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Forest Garden on McDonald Farm

TCF McDonald Farm signWe are designing and installing the FIRST FOREST GARDEN  in Naperville, IL on The Conservation Foundation McDonald Farm!

A forest garden is a gardening technique or land management system that mimics a woodland ecosystem but substitutes in plants which can include edible, medicinal, fiber, dye, and fuel  producing trees, shrubs, perennials and annuals.  Companions or beneficial plants are included as insectaries, pest confusers, dynamic accumulators, nitrogen fixers, and mulch plants. Together they create relationships to form a perennial forest garden ecosystem able to produce high yields of food for human consumption, ultimately with minimal maintenance.

The McDonald Farm forest garden will be a demonstration design for people to interact with and learn from and serve as an inspiration for transforming suburban lawns.   We will also be using this project as a hands-on learning opportunity for our upcoming Permaculture Design Course, Food Forest Workshop, and Homestead Design Workshops.

We welcome volunteers who are interested in supporting this project and are available to donate skills and labor between August and October.

Enjoy the many photos Jodi and Karen took as they were collecting information for the site assessment.

Treeline that will become the forest garden
Treeline that will become the forest garden

Jodi identifying xxx
Jodi identifying goatsbeard

Thistle
Nodding Thistle

Bluebird
Barn Swallow

Treeline from another angle
Treeline from another angle

Rain barrel and rain garden at Clow House
Rain barrel and rain garden at Clow House

Mound of prairie dirt needing to be incorporated into treeline.
Mound of prairie dirt needing to be incorporated into treeline.

Rocks to move and find uses for
Rocks to move and find uses for

Area to be cleared once we get rid of the poison ivy.
Area to be cleared once we get rid of the poison ivy.

Iris growing in the treeline
Iris growing in the treeline

Thistle
Nodding Thistle. Beautiful, but still a THISTLE
Look what Karen found!
Karen found one of the farm residents:  Bufo Americanus

 

From Lawn to Edible Forest Garden

Now those of you who attended our presentation at the Green Earth Fair last Sunday can’t say we don’t practice what we preach.  One side of my Naperville front lawn has been transformed into an edible forest garden!

Michelle's Edible Forest Garden
Michelle’s Edible Forest Garden

It all started in the fall when Jodi needed to complete a landscape design for a class she was taking and I volunteered my front lawn (How nice of me, right?).  She created a beautiful edible design that I was eager to implement.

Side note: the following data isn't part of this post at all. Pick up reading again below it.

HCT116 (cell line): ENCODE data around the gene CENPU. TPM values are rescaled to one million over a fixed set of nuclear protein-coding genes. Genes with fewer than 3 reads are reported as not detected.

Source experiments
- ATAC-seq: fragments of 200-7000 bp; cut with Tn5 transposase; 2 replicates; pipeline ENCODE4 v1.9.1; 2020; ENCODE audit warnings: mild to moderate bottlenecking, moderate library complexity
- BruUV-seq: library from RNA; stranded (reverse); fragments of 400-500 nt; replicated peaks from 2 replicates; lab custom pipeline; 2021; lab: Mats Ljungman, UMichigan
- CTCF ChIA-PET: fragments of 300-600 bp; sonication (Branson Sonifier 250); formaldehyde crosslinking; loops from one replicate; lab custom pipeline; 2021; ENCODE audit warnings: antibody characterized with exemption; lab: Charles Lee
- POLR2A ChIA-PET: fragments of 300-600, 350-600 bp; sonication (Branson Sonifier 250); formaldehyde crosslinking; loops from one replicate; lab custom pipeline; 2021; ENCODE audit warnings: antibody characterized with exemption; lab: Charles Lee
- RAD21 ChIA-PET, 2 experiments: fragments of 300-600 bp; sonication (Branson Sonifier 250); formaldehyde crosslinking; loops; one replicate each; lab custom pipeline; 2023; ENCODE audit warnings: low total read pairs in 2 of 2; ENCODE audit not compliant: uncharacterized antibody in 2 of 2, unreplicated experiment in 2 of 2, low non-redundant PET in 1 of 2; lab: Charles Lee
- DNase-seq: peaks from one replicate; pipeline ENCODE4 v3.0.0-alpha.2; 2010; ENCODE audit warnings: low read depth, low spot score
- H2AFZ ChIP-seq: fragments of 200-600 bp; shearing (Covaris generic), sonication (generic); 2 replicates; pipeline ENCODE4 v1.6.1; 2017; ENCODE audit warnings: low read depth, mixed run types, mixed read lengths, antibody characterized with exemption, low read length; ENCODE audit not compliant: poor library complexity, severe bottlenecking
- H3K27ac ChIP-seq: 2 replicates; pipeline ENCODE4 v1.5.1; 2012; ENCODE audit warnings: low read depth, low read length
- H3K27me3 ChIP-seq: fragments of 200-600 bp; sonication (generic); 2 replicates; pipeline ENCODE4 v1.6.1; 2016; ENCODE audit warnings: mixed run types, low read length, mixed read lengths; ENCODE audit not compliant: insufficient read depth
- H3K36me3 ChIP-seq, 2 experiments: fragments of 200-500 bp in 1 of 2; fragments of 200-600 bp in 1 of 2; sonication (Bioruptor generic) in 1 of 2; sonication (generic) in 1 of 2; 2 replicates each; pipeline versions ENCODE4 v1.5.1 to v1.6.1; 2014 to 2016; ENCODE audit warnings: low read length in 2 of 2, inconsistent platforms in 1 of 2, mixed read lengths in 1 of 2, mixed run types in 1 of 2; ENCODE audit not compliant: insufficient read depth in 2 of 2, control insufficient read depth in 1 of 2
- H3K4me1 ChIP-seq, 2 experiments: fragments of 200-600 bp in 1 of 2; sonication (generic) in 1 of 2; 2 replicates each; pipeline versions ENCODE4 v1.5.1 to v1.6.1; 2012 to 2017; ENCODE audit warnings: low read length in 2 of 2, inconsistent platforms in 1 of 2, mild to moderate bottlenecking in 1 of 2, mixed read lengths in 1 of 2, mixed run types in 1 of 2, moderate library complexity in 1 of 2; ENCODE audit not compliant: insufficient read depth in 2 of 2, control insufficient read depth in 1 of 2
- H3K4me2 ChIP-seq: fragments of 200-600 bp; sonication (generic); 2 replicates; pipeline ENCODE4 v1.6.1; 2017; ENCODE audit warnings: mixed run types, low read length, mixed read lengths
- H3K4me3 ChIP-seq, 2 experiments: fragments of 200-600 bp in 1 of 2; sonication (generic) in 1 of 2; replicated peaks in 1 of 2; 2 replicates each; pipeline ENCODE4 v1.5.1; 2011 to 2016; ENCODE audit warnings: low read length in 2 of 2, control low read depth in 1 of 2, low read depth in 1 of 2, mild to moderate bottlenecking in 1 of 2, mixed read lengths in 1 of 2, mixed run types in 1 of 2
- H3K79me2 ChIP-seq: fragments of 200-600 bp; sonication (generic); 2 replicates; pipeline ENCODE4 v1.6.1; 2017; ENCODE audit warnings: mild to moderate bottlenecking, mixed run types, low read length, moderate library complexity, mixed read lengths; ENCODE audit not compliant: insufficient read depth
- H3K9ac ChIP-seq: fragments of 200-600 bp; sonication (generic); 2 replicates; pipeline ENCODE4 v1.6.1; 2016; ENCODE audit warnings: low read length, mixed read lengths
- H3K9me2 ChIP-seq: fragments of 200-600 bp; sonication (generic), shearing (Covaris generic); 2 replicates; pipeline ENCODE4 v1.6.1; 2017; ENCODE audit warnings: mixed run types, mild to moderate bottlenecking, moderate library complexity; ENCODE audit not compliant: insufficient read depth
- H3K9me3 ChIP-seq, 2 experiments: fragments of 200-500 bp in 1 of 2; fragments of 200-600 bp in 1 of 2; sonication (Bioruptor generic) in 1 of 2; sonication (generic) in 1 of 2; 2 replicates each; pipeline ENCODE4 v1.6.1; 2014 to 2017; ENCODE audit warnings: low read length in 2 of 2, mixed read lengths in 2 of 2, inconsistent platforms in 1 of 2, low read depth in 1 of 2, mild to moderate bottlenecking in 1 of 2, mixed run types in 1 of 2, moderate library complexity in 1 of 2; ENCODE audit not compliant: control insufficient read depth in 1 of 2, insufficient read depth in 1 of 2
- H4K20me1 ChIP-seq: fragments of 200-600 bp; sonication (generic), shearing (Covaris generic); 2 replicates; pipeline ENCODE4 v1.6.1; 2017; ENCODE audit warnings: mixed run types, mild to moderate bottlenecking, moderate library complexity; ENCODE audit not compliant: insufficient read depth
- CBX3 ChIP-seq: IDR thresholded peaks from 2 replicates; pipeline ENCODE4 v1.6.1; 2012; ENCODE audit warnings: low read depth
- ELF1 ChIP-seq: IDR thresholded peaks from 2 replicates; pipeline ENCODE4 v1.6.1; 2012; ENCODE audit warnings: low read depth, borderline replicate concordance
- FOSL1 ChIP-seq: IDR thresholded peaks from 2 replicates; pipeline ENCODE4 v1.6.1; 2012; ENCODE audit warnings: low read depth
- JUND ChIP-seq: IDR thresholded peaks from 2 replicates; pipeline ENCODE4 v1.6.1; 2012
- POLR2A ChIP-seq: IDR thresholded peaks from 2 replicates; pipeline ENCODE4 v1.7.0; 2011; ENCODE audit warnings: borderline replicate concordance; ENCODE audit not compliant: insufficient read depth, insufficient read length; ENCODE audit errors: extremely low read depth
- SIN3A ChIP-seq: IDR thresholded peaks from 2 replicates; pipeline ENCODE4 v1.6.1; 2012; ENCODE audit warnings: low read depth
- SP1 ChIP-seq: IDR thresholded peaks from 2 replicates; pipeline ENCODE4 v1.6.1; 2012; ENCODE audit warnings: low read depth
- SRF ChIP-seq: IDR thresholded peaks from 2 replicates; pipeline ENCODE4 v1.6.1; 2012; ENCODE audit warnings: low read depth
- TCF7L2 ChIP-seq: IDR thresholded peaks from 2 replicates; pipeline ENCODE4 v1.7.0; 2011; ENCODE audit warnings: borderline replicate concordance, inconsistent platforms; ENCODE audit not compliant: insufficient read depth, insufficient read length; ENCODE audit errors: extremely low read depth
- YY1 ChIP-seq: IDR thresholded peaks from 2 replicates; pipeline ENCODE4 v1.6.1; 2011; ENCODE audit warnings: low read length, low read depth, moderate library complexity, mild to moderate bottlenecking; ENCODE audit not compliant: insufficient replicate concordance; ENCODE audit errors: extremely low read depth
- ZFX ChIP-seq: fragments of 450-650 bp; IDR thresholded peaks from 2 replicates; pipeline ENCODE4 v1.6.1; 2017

Late fall, when the City offers free leaf collection, I went around the neighborhood and collected about 40 lawn and leaf bags full of leaves and as much cardboard as I could.  This hung out in the garage (sorry to my husband who had to park in the driveway for a while) until Mama’s Magic Manure delivered 3 cubic yards of composted horse, sheep, goat, duck, geese, chicken manure on December 13th.  On December 14th I spent several hours sheet mulching and let that do its thing until this spring.

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Edible Forest Garden

fruit, harvest, forest garden, apples, peaches, blackberries, huckleberries

Imagine finding yourself in a young forest where everything around you is edible.  The canopy is chestnuts, pears, and persimmons with a shrub layer of hazelnuts, raspberries, honeyberries, and currants.  Under the shrubs are perennial vegetables, herbs and flowers with a ground cover of strawberries, clover and comfrey.  Vining up the trees are nasturiums and peas with garlic and chives near the trunk.  This design becomes more productive each year, requires minimal input from you and can exist right outside your door.

Visit our Course Calendar to take a course or workshop so you can begin enjoying your very own Edible Forest Garden!

Suburban Permaculture

People have become increasingly concerned with the resiliency of our food, water, energy and economic systems and are looking for personal and community security.  This has propelled a global permaculture movement that is permeating the United States and has made its way to the Midwest.  Permaculture has traditionally been used to design systems for large land areas, but recently people have discovered how the principles can be applied to any piece of land or living situation.

The suburbs have been maligned for being wasteful with resources, and they are very wasteful, but since we cannot undo the suburbs, we have to figure out how to reduce their resource consumption.  Suburban permaculture is the answer!  We can apply permaculture ethics, principles, and design concepts to the suburban landscape to transform them into productive self-sustaining communities rich in social capital, and which are economically and environmentally resilient.

The Resiliency Institute is uniquely qualified to educate the suburban population on the application of permaculture, because this is where we live and work!  We can help you detox from your lawn addiction, by designing an edible forest garden with a water management feature where you can relax and harvest your delicious fruits, nuts and vegetables.  Share your harvest with friends and neighbors, invite them to help you preserve the harvest, and enjoy a harvest meal together – all great ways to foster community.  Your children will experience a new environment rich in learning opportunities and may surprise you by eating their veggies.

Visit our course calendar.